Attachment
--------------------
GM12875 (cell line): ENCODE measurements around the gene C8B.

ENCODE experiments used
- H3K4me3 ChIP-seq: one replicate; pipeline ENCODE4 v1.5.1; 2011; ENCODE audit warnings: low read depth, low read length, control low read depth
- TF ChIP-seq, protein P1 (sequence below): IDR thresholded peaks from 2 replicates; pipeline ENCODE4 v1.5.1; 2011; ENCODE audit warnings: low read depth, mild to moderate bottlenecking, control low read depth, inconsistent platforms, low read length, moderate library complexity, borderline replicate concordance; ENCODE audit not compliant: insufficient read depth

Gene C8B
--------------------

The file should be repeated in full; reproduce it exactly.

GM12875 (cell line): ENCODE measurements around the gene C8B.

ENCODE experiments used
- H3K4me3 ChIP-seq: one replicate; pipeline ENCODE4 v1.5.1; 2011; ENCODE audit warnings: low read depth, low read length, control low read depth
- TF ChIP-seq, protein P1 (sequence below): IDR thresholded peaks from 2 replicates; pipeline ENCODE4 v1.5.1; 2011; ENCODE audit warnings: low read depth, mild to moderate bottlenecking, control low read depth, inconsistent platforms, low read length, moderate library complexity, borderline replicate concordance; ENCODE audit not compliant: insufficient read depth

Gene C8B